|Stamp Church of Ják in catalogues|
|Stamp Number:||Sn:HU 3940|
Stamp is square format.
Data entry completed
|Stamp Church of Ják in digits|
|Face Value:||110 Hungarian forint|
Stamp Church of Ják it reflects the thematic directions:
Religion is any cultural system of designated behaviors and practices, world views, texts, sanctified places, ethics, or organizations, that relate humanity to the supernatural or transcendental. Religions relate humanity to what anthropologist Clifford Geertz has referred to as a cosmic "order of existence". Different religions may or may not contain various elements ranging from the "divine", "sacred things", "faith", a "supernatural being or supernatural beings" or "some sort of ultimacy and transcendence that will provide norms and power for the rest of life". Religious practices may include rituals, sermons, commemoration or veneration (of deities), sacrifices, festivals, feasts, trances, initiations, funerary services, matrimonial services, meditation, prayer, music, art, dance, public service, or other aspects of human culture. Religions have sacred histories and narratives, which may be preserved in sacred scriptures, and symbols and holy places, that aim mostly to give a meaning to life. Religions may contain symbolic stories, which are sometimes said by followers to be true, that have the side purpose of explaining the origin of life, the Universe and other things. Traditionally, faith, in addition to reason, has been considered a source of religious beliefs. There are an estimated 10,000 distinct religions worldwide. About 84% of the world's population is affiliated with one of the five largest religions, namely Christianity, Islam, Hinduism, Buddhism or forms of folk religion.
Architecture (Latin architectura, from the Greek ἀρχιτέκτων arkhitekton "architect", from ἀρχι- "chief" and τέκτων "builder") is both the process and the product of planning, designing, and constructing buildings and other physical structures. Architectural works, in the material form of buildings, are often perceived as cultural symbols and as works of art. Historical civilizations are often identified with their surviving architectural achievements.
A building or edifice is a structure with a roof and walls standing more or less permanently in one place, such as a house or factory. Buildings come in a variety of sizes, shapes and functions, and have been adapted throughout history for a wide number of factors, from building materials available, to weather conditions, to land prices, ground conditions, specific uses and aesthetic reasons. Buildings serve several needs of society – primarily as shelter from weather, security, living space, privacy, to store belongings, and to comfortably live and work. A building as a shelter represents a physical division of the human habitat (a place of comfort and safety) and the outside (a place that at times may be harsh and harmful).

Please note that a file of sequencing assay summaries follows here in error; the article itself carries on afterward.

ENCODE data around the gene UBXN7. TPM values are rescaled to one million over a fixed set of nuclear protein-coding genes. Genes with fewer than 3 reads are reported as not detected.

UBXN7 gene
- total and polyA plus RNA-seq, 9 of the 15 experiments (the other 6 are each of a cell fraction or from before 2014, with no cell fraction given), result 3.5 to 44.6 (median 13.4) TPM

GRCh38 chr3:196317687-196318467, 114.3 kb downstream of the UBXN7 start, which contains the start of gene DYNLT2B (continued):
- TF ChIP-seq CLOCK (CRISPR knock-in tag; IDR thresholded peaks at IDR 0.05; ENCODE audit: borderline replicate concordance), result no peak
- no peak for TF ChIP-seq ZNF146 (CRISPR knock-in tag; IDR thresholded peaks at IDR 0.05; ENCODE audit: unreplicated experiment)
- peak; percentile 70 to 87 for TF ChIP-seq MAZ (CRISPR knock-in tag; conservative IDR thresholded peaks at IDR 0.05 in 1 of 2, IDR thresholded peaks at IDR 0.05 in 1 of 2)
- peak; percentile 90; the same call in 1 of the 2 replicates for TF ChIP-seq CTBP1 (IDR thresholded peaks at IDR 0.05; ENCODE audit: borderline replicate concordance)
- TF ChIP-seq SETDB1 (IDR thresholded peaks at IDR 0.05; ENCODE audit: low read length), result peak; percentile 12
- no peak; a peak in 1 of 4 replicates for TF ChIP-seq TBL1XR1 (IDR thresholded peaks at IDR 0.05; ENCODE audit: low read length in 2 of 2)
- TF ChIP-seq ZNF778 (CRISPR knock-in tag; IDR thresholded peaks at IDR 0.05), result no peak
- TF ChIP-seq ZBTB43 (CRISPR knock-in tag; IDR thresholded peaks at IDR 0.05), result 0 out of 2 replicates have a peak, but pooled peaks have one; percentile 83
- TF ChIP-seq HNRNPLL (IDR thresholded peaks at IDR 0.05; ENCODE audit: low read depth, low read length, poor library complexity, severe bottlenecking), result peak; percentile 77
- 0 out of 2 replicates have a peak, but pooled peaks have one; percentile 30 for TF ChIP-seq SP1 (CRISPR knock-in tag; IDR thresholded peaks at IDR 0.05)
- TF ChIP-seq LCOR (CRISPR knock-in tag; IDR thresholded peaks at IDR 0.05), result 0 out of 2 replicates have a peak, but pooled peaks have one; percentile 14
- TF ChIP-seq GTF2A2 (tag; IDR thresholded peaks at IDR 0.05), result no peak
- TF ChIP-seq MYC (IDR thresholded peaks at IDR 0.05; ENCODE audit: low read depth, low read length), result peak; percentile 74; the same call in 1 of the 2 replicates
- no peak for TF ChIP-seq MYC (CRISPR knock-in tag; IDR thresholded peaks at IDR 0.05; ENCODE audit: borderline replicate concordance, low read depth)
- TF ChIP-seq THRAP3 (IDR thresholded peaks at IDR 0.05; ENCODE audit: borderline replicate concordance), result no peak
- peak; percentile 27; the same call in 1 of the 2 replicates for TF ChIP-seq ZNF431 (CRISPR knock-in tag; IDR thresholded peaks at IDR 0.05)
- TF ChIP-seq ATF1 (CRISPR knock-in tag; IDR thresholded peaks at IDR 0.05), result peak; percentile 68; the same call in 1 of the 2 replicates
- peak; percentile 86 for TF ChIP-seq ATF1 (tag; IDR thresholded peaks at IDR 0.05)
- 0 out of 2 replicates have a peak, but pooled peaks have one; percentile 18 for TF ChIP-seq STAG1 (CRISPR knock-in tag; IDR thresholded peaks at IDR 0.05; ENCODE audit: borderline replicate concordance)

A church building, often simply called a church, is a building used for Christian religious activities, particularly worship services. The term in its architectural sense is most often used by Christians to refer to their religious buildings, but it is sometimes used (by analogy) for buildings of other religions. In traditional Christian architecture, the church is often arranged in the shape of a Christian cross. When viewed from plan view the longest part of a cross is represented by the aisle and the junction of the cross is located at the altar area. Towers or domes are often added with the intention of directing the eye of the viewer towards the heavens and inspiring church visitors. Modern church buildings have a variety of architectural styles and layouts; many buildings that were designed for other purposes have now been converted for church use; and, similarly, many original church buildings have been put to other uses. The earliest identified Christian church was a house church founded between 233 and 256. During the 11th through 14th centuries, a wave of building of cathedrals and smaller parish churches occurred across Western Europe. A cathedral is a church, usually Roman Catholic, Anglican, Oriental Orthodox or Eastern Orthodox, housing the seat of a bishop.
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